I know nothing about boats.
I have some simple questions about boats so forgive me if the answers are evident.
I was curious as to the details of how you might live in St. John, then commute to St. Thomas by personal boat. Some of the questions that came to mind were:
- How much are boats that you just use for transportation? (i don't know what i'm looking at when checking the classifieds)
- Are they generally faster or slower than just taking the ferry?
- Where do you leave your boat all day when on STT and all night when on STJ? i.e. is there something like a valet service? (i don't see a lot of docks/marinas... looks more like "moorings"?)
- Is there a guide to boat ownership in the VI somewhere?
well, i'll leave it at that for now.
Just for the fact that you are asking those questions, the ferry is the answer.
1 you would spend too much time and money buying a mooring, if St. John is like St. Croix and is now putting a moritorium on new mooring ownership you will need to find someone with a mooring that will let you have his. If you can get a new one, you would need to get a diver to set your mooring.
2 If you were to get a boat it sounds like you would want a Whaler. That is fast. But one engine on one of those would be 10-14k. Let alone the cost of the boat upkeep. Then you would need to pay $1 per foot per day to park alongside in STT somewhere. Or with a big boat you would anchor and bring your dingy in. Not keeping an eye on your dingy all day and someone could just come along and take it. That dingy costs 3-8k and the engine on that is about the same.
just my opinion
I knew a guy who had a very nice power cat. He kept it moored by his house on St John, belonged to the Yacht Club on St Thomas, so put his boat there during the day. Even he gave it up after awhile and took the ferry. Just a whole bunch of extra hoops.
The guide to boat ownership in the VI is VERY expensive... 😉 Seriously, it is something that, is easier (but still expensive) once you are here and you have figured out the ropes,
Hey, Mark...BTW, I just went back and re-read your letter on the Source from last June. I would be interested in knowing if your impressions have changed since then. I also noticed that I recommended the "Island Peak to Coral Reef" book to you LAST May! I need Mark Harmon to give you a slap upside the head! 😉
hehe! i completely forgot about the book. it should be on it's way. i don't know how long it'll take to get here but i called last week.
as for my opinion that i wrote to the source in june prior to visiting in july last summer, i would say that my personal opinion was vindicated. it wasn't the same experience as having been 18 naturally, and you clearly see much more as an adult, but all--in-all, the people with whom i spoke reinforced what i believed.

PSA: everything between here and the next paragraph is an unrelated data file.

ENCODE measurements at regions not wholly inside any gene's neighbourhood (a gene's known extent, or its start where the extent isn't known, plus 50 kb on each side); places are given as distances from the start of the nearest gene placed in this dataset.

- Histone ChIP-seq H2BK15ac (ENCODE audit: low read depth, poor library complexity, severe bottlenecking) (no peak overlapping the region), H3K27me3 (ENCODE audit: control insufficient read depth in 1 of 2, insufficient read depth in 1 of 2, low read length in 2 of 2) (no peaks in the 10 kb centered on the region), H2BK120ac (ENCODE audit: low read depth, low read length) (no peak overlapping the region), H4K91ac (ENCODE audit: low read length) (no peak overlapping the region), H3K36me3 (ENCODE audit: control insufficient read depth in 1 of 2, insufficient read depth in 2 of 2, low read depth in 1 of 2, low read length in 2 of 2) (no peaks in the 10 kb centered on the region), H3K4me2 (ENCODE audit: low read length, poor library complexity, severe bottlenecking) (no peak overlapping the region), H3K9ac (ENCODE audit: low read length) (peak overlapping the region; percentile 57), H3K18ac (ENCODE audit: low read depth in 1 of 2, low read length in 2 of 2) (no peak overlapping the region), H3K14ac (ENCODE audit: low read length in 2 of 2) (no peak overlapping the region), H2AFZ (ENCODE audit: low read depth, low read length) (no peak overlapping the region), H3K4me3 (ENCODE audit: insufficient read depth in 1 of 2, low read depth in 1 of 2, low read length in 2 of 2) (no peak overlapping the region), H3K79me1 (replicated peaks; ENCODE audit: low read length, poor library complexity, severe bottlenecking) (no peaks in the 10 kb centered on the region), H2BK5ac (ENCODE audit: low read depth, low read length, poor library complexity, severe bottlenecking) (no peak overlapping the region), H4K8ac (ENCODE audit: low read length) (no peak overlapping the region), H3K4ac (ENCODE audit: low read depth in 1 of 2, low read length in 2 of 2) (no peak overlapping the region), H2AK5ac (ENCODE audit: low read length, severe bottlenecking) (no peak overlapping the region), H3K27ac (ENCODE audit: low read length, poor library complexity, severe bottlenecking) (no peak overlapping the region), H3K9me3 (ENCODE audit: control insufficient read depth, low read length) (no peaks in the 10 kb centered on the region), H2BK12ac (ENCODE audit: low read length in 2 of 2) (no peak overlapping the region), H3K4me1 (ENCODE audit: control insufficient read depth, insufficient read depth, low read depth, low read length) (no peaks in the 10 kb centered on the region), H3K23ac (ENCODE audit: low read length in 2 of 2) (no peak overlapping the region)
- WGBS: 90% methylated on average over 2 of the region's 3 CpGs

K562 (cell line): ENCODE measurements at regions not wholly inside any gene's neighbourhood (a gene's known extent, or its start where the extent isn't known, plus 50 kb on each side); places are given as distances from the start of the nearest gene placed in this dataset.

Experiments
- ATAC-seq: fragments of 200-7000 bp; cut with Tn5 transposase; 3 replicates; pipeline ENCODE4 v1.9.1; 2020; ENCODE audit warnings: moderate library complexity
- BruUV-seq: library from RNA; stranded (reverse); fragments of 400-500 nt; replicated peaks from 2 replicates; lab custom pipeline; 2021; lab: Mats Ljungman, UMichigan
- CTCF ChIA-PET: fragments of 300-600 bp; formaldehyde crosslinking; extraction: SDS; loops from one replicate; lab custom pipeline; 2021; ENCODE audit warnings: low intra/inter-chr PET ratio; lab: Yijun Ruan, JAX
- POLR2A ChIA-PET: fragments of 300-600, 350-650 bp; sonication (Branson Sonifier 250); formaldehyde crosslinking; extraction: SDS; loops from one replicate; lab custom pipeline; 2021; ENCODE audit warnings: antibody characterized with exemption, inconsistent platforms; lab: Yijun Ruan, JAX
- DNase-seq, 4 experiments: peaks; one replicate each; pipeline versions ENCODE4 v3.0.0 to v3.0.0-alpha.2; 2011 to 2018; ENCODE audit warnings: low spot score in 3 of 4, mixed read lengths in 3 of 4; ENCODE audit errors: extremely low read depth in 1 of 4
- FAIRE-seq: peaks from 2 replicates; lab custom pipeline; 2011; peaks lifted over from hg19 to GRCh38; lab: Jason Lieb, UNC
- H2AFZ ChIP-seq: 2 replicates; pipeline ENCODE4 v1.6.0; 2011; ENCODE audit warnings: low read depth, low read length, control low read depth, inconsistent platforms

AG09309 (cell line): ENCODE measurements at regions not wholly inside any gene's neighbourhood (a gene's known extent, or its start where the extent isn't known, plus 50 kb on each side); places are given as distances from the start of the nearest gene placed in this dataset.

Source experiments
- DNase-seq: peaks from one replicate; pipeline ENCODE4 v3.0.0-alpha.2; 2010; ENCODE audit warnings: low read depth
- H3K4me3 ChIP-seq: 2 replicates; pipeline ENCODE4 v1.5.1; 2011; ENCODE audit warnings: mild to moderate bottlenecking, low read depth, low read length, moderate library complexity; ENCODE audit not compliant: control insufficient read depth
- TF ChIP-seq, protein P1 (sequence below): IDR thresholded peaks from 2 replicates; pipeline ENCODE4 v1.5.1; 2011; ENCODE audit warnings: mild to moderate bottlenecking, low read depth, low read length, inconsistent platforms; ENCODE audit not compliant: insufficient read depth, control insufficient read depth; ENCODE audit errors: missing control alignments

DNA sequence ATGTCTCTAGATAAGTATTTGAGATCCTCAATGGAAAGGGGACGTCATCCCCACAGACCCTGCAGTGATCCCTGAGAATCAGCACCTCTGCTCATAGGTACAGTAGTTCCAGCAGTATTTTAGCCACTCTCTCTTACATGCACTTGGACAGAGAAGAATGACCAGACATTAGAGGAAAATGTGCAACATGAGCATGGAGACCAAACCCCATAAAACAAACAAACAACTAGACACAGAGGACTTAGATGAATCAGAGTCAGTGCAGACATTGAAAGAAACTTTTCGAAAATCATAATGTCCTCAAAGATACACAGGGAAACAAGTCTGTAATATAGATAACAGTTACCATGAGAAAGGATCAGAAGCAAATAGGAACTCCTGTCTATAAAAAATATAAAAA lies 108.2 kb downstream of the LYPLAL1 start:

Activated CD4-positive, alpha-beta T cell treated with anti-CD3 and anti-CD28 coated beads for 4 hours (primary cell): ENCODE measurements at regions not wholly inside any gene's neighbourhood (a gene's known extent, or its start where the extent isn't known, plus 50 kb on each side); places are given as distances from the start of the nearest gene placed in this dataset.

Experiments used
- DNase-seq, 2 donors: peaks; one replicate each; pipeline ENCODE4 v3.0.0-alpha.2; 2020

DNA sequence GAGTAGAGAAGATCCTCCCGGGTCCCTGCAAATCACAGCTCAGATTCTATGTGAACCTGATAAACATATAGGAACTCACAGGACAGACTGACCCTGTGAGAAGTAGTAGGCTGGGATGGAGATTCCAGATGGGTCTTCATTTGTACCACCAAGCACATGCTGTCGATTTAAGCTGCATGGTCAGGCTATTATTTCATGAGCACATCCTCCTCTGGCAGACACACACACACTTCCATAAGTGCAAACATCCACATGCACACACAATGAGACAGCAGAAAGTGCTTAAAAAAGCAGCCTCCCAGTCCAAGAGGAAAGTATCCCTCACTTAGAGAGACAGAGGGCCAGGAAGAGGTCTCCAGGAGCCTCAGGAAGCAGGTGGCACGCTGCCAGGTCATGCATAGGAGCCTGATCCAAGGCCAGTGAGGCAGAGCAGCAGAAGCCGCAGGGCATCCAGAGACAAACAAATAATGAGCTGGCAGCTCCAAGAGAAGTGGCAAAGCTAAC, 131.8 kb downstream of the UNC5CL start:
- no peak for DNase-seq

now, you could say that it takes two to communicate (i.e. i make an effort to be friendly) but i found what i was looking for most everywhere i looked. the only place that people seems miserable was at the k-mart in tutu, but they're no different than the people who work at the k-mart in my town here.
one response that i loved was when my wife said something along the lines of "goodmorning, how are you today?" to a ticket-taker at the ferry and the guy's reply was "i'm great! i live on an island."
we went to mass on St. John and it was just the kind of parish i was looking for. it was the mass i know being catholic, but with more energy and expression, and a drum! it felt like i belonged there.
as with everywhere, there are all sorts of people from all over the place. i would say that i had a positive experience with 80-90% of the people i encountered, and the people with whom i had some negative vibes were at k-mart, like i said, and one or two people who moved down from the mainland. in contrast, the most friendly people we met were born and raised in the VI.
i was sad to leave because i know it's my home, but God-willing, we'll soon be back.
Well, just wanted an update! Thanks!
I love the challenge of getting a grouchy person to greet me. At the Domino, there is one guy who comes to the window and stares. I always say, "Good Morning!" in my cheeriest voice and then I wait. He stares, but I smile and wait for his greeting before I will give him my order. I almost always get a hint of a smile in the long run...
You will find that there are a few people who are just plain unhappy. There are a few more who really don't have social skills. But the vast majority of people are very pleasant. 🙂
Is there no place to tie up a dinghy (12 ft or less) on either STJ or STT during the day or overnight? I've seen dinghy docks on East End STT and STJ. You wouldn't need a mooring or pay for slip in this case as long as you conform to the 12 ft or less. There's also the potential for someone to cut your dinghy loose or steal your stuff but that comes along with the territory unfortunately and there are methods to employ to prevent or discourage theft. I agree on some days it would be a long, bumpy, uncomfortable ride. I guess the question is: would a dinghy be practical option for simkiss?
i really like the idea of having a boat and the freedom to go where you want when you want from island to island. while it may be expensive, i would be inclined to give it a try. i don't suppose i'll ever really know for sure until i do it. one thing i'm used to; living reasonably close to the jersey shore up here, is that you can rent small boats for fishing and water skiing. i didn't notice anything like that in st. thomas or st. john, but i wasn't looking for it either. are there places that rent these smaller boats? that might be a good way to get a feel for using a boat as transportation between stt and stj.
The topic title says it all - learning about boats from an online forum may not be the answer.